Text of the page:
Datos Insights held its 2023 Wealth Management and Capital Markets Forum on Tuesday, October 3, in New York City. The Datos Insights team was joined by 160 attendees, including senior representatives from nearly 80 different financial institutions participating in three plenary sessions and five wealth management track sessions, covering some of the topics our clients have identified as being most impactful over the course of 2023.
In this post, I’ll look to cover some of the key learnings that our team and I took away from the panelists’ conversations, focusing on a topic that permeated all of our discussions: personalization. (Discussions of artificial intelligence also threaded their way through virtually every panel, which I think is something that deserves a post of its own.)
Personalization: It’s Not Just for the Ultra-High Net Worth Anymore
Personalization found its way into almost all of the Wealth Management breakout discussions, beginning with Lisa Asher’s panel Can Today’s Financial Planning Deliver on the Promise of Financial Wellness. The first point that struck me is that despite investors’ top concerns being around inflation, healthcare, and social security, many are continuing to increase their general spending behaviors. This increase in spending and a wave of “unretirement” by people who left the workforce during the pandemic have created new challenges for advisors around helping clients prepare for their actual retirements, including social security planning, helping with budgeting exercises and placing guardrails around excessive spending behaviors, as Figure 1 illustrates.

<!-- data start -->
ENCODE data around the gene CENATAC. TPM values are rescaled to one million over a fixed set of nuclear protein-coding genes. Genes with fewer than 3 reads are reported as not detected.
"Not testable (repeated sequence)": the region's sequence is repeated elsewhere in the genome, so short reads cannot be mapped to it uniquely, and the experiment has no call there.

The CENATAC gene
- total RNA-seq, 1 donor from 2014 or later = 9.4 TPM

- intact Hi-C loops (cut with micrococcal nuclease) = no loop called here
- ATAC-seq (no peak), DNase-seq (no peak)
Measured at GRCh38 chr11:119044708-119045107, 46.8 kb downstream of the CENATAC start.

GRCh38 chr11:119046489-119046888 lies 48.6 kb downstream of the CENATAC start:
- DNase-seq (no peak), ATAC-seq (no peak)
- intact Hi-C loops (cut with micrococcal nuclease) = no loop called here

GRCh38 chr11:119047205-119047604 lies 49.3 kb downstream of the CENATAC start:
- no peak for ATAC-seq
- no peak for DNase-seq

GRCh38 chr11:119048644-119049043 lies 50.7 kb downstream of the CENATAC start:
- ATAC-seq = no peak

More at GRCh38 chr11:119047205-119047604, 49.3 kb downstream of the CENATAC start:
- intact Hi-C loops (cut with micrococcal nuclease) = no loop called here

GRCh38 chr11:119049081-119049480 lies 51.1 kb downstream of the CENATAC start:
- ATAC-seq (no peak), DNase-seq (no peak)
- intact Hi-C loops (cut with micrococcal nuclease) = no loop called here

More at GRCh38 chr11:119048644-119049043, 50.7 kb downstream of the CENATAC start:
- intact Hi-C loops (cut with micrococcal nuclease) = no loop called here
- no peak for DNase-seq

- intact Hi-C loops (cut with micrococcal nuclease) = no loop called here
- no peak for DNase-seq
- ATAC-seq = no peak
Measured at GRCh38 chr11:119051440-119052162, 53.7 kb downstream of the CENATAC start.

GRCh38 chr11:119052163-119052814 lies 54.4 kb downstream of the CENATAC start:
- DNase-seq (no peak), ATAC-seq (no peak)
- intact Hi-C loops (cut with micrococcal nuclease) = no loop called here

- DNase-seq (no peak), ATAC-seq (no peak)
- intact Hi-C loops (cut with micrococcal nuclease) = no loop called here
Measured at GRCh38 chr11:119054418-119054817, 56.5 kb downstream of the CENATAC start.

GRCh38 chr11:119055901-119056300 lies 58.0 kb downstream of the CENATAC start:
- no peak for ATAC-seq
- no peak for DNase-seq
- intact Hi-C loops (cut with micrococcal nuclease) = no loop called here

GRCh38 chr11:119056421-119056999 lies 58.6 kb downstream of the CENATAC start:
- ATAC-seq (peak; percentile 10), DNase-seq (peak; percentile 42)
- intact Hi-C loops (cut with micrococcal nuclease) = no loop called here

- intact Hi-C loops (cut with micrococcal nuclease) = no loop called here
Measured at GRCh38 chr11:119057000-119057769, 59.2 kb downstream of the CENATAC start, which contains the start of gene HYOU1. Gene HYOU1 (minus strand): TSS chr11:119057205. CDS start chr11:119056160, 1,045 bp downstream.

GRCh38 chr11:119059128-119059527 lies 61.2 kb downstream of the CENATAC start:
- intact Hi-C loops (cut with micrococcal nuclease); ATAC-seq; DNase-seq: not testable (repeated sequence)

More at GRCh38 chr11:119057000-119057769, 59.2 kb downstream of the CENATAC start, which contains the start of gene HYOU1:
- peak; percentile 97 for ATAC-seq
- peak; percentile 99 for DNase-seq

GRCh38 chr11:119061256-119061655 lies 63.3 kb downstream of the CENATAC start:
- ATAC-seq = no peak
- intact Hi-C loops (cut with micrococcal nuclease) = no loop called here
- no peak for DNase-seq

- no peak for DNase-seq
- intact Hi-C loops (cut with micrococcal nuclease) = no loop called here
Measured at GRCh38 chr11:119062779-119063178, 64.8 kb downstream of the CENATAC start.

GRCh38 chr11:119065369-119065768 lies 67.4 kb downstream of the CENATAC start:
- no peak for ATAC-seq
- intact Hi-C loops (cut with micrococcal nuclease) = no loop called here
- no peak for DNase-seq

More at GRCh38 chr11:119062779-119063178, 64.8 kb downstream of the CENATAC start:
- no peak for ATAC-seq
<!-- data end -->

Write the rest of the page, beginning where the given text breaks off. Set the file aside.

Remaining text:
The other topic that struck me from this conversation is how big a shift in thinking and behavior is required from advisors and clients as planning for longevity becomes a critical factor in the overall retirement dialogue. The implications around healthcare are particularly striking—the concerns that terms like financial wellness can actually imply value judgments around a given client’s lifestyle, for instance—and the difficulty on both sides of having highly personal conversations that might historically have seemed more in keeping with a medical setting but have become critical for advisors to account for in order to deliver successful retirement outcomes that align with very specific healthcare requirements and longevity projects for individual clients.
Two panels that focused on the evolution of advisor technology platforms highlighted how the evolution of these tools is allowing advisors to drive personalization of service from efficiency, client access, and service model perspectives. In my panel, CRM: How to Attain Agility and Efficiency in the Client Journey, the discussion took us in the direction of how even the most core of core technology platforms—the advisor’s workflow-enabled CRM hub—can better facilitate the personalization of the client experience by surfacing key information, prioritizing it for an advisor to action and even wrapping that process around client service models.